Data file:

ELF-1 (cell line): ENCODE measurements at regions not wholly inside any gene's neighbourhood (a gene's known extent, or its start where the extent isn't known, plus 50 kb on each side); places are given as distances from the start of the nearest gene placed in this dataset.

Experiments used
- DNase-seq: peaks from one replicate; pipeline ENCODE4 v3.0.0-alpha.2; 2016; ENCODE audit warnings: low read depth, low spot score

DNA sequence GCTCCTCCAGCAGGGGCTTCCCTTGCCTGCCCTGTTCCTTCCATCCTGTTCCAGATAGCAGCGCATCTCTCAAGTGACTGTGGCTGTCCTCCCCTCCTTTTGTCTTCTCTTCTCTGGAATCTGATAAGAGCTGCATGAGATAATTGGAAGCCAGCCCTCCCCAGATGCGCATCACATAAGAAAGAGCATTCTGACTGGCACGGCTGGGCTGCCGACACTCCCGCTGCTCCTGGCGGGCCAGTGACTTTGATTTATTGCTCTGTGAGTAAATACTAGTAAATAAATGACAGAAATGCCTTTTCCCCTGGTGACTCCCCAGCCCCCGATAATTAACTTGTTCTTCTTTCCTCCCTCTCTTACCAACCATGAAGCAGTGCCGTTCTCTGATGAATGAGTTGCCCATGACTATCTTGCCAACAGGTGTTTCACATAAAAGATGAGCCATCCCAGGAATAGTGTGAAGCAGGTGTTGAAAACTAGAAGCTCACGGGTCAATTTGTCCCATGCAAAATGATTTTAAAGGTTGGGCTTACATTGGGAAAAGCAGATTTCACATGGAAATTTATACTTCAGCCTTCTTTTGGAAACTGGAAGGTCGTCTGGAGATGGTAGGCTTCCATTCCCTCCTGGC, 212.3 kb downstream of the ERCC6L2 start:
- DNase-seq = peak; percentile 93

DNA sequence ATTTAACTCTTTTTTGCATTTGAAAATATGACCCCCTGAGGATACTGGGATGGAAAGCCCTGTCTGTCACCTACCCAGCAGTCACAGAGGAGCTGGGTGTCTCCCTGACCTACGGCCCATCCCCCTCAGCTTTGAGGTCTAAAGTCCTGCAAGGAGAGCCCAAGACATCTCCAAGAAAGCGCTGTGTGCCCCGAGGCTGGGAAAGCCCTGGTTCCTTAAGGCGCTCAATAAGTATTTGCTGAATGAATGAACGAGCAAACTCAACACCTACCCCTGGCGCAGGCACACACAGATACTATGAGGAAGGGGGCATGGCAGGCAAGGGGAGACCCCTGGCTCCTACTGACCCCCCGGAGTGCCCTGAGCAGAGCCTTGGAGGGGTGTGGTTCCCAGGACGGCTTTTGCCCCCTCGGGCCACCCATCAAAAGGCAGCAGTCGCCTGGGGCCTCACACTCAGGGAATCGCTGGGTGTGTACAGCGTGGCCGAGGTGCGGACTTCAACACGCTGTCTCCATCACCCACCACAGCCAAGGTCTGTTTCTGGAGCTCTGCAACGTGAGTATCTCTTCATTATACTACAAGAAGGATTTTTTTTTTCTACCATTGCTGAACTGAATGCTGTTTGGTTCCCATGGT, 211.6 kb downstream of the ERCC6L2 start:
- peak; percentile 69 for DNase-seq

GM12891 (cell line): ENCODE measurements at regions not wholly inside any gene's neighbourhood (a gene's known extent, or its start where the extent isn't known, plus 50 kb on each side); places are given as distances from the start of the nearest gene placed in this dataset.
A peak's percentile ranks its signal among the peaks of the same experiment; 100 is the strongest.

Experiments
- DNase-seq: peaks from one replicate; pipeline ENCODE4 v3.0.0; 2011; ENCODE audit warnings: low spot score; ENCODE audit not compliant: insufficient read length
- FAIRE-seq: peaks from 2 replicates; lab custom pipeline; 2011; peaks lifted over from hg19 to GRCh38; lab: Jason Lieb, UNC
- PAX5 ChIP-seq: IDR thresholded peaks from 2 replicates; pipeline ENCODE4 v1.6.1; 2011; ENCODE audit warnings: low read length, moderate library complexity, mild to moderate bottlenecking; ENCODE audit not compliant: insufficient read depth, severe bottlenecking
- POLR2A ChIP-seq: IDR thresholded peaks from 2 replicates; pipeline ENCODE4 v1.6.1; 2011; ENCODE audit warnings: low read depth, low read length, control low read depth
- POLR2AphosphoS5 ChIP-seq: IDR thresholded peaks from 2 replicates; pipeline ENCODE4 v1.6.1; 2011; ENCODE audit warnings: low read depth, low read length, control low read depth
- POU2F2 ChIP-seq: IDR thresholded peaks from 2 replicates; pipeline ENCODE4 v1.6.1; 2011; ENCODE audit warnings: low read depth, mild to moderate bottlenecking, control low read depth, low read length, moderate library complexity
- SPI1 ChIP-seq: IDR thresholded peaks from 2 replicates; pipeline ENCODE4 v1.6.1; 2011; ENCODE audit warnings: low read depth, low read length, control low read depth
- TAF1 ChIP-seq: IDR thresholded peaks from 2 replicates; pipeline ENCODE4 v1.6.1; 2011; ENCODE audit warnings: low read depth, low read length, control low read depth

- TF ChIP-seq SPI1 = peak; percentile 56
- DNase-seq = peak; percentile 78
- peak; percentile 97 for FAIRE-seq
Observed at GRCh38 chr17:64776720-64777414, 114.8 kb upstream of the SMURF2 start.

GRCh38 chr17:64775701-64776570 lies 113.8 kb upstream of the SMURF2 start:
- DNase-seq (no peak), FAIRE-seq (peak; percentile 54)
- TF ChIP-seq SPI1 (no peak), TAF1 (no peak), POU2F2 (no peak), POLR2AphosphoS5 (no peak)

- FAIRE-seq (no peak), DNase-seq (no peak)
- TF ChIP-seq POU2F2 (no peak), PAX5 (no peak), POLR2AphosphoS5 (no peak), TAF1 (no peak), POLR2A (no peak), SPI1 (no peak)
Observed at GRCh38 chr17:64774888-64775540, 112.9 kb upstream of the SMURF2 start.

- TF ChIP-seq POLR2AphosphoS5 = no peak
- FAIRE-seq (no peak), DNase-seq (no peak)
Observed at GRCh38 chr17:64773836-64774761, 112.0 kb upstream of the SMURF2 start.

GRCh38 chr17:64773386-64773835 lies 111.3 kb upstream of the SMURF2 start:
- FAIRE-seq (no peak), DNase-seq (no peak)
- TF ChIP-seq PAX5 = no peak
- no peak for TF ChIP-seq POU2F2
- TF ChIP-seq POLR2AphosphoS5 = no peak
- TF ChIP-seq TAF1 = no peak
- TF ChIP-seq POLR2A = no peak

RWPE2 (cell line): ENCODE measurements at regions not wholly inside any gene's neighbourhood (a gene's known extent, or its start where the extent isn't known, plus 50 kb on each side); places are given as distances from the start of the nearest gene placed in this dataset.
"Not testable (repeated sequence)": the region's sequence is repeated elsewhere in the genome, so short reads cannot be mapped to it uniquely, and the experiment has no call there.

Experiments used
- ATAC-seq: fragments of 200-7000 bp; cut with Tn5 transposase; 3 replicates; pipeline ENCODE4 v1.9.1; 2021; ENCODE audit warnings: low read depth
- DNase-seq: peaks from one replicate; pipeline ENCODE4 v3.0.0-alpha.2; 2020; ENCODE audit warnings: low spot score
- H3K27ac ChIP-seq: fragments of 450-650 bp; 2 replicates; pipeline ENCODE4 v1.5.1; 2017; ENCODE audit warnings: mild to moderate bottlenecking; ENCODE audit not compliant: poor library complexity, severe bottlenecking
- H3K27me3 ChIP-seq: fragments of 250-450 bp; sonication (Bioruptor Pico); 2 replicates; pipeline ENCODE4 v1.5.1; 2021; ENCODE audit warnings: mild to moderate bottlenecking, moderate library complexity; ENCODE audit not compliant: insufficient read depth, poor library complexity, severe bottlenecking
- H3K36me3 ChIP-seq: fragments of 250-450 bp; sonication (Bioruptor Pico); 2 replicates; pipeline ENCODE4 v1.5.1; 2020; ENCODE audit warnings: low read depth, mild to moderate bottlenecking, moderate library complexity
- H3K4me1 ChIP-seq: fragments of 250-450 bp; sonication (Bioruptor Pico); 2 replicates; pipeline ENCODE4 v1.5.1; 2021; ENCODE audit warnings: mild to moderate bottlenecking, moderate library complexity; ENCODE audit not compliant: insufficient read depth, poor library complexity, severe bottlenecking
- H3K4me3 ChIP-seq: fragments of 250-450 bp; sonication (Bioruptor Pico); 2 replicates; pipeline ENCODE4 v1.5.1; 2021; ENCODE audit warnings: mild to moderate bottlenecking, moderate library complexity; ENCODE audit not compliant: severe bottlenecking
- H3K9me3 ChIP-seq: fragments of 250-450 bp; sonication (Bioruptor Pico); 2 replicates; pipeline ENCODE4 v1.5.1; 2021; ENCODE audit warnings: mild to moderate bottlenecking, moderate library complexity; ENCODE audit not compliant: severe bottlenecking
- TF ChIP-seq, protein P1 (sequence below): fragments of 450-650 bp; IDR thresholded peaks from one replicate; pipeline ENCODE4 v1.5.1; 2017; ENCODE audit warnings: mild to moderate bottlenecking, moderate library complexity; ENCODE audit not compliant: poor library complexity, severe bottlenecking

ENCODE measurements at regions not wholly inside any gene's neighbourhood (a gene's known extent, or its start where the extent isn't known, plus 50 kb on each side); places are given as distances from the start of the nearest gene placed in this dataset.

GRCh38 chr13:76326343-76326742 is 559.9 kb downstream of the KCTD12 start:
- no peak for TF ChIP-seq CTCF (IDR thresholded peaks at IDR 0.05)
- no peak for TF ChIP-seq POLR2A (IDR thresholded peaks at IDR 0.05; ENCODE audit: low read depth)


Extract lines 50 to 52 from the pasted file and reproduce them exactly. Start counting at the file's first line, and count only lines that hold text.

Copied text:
- TF ChIP-seq, protein P1 (sequence below): fragments of 450-650 bp; IDR thresholded peaks from one replicate; pipeline ENCODE4 v1.5.1; 2017; ENCODE audit warnings: mild to moderate bottlenecking, moderate library complexity; ENCODE audit not compliant: poor library complexity, severe bottlenecking

ENCODE measurements at regions not wholly inside any gene's neighbourhood (a gene's known extent, or its start where the extent isn't known, plus 50 kb on each side); places are given as distances from the start of the nearest gene placed in this dataset.

GRCh38 chr13:76326343-76326742 is 559.9 kb downstream of the KCTD12 start: